Shab-e Chelleh (“night of forty”, Persian: شب چلّه) or Shab-e Yaldā (“Yalda night” Persian: شب یلدا) is an Iranian festival celebrated on the “longest and darkest night of the year,”[rs 1] that is, in the night of the Northern Hemisphere’s winter solstice. Calendarically, this corresponds to the night of December 20/21 (±1) in the Gregorian calendar, and to the night between the last day of the ninth month (Azar) and the first day of the tenth month (Dae) of the Iranian civil calendar.
he longest and darkest night of the year is a time when friends and family gather together to eat, drink and read poetry (especially Hafez) until well after midnight. Fruits and nuts are eaten and pomegranates and watermelons are particularly significant. The red color in these fruits symbolizes the crimson hues of dawn and glow of life. The poems of Divan-e-Hafez, which can be found in the bookcases of most Iranians families, are intermingled with peoples’ life and are read or recited during various occasions like this festival and at Nowruz.
The longest and darkest night of the year marks “the night opening the initial forty-day period of the three-month winter”,[rs 1] from which the name Chella, “forty”, derives.[rs 2] There are all together three 40-day periods, one in summer, and two in winter. The two winter periods are known as the “great chella” period (1 Dae to 11 Bahman,[rs 2] 40 full days), followed/overlapped by the “small chella” period (10 Bahman to 30 Bahman,[rs 2] 20 days + 20 nights = 40 nights and days). Shab-e Chella is the night opening the “big chella” period, that is the night between the last day of autumn and the first day of winter. The other name of the festival, ‘Yaldā’, is ultimately a borrowing from Syriac-speaking Christians. In the 1st-3rd centuries, significant numbers of Eastern Christians settled in Arsacid and Sassanid territories, where they had received protection from religious persecution. Through them, Western Iranians (i.e. Parthians, Persians etc.) came in contact with Christian religious observances, including, it seems, Nestorian Christian Yalda, which in Syriac (a Middle Aramaic dialect) literally means “birth” but in a religious context was also the Syriac Christian proper name for Christmas, and which—because it fell nine months after Annunciation—was celebrated on eve of the winter solstice. The Christian festival’s name passed to the non-Christian neighbours and although it is not clear when and where the Syriac term was borrowed into Persian, gradually 'Shab-e Yalda’ and 'Shab-e Cheleh’ became synonymous and the two are used interchangeably.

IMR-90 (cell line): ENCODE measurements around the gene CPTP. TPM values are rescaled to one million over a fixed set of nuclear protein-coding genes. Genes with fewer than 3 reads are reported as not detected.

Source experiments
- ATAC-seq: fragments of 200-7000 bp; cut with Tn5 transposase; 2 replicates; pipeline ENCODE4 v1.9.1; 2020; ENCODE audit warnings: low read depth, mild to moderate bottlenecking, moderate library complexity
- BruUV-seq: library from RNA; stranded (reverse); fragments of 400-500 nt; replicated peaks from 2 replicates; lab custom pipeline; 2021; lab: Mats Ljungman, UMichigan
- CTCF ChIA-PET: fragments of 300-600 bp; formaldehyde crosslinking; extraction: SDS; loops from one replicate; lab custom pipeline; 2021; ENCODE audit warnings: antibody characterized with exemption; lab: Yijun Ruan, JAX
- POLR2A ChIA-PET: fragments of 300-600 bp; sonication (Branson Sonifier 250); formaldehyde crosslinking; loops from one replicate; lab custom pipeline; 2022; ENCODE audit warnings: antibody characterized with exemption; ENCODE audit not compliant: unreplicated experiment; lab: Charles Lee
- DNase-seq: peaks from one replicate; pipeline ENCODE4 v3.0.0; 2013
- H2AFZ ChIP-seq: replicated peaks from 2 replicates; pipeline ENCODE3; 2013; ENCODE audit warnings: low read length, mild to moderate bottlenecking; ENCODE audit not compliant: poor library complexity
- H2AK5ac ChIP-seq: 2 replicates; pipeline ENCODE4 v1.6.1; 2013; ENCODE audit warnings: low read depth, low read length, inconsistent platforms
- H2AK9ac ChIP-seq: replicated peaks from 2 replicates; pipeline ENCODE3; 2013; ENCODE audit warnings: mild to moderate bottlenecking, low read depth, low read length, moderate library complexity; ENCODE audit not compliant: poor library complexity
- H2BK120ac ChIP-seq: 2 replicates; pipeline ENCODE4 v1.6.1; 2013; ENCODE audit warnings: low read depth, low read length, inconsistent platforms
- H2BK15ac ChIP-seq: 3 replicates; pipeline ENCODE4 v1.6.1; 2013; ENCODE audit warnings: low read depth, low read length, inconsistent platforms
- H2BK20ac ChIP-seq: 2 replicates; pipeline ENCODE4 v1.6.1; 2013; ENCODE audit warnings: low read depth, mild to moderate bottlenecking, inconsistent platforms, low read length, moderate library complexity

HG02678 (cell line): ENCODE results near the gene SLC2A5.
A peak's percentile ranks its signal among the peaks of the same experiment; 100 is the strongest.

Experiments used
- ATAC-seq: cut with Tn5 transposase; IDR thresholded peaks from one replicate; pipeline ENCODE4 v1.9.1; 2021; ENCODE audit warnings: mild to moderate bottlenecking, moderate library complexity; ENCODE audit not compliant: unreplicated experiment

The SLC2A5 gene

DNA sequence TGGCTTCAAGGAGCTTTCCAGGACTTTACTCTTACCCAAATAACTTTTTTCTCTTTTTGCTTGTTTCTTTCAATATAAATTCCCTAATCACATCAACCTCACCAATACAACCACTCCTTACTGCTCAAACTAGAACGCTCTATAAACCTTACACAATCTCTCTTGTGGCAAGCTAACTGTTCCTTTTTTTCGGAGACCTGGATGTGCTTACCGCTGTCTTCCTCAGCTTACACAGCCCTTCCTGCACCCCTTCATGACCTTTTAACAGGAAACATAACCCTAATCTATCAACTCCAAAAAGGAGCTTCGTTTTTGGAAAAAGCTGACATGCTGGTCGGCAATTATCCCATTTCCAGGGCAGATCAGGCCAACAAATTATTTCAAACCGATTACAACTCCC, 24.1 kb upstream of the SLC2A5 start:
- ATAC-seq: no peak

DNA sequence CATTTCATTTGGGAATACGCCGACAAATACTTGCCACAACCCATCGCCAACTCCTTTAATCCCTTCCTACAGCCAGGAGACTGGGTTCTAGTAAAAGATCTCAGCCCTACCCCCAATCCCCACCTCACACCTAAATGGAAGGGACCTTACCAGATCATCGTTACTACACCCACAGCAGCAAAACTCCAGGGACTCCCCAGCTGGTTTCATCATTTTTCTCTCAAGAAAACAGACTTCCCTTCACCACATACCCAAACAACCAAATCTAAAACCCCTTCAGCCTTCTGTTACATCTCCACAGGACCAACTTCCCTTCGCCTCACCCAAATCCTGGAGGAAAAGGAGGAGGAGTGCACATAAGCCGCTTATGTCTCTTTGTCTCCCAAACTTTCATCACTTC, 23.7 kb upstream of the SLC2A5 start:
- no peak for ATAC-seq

An association with the 40-day “chella” period is preserved amongst Iranian Azerbaijanis, who call it Chilla Gejasi, which means the beginning of the first 40 days of winter. The Iranian concept also survives in Kashmir, where Chillai Kalan designates the 40-day harshest winter period.
Shab-e Chella was officially added to Iran’s List of National Treasures in a special ceremony in 2008.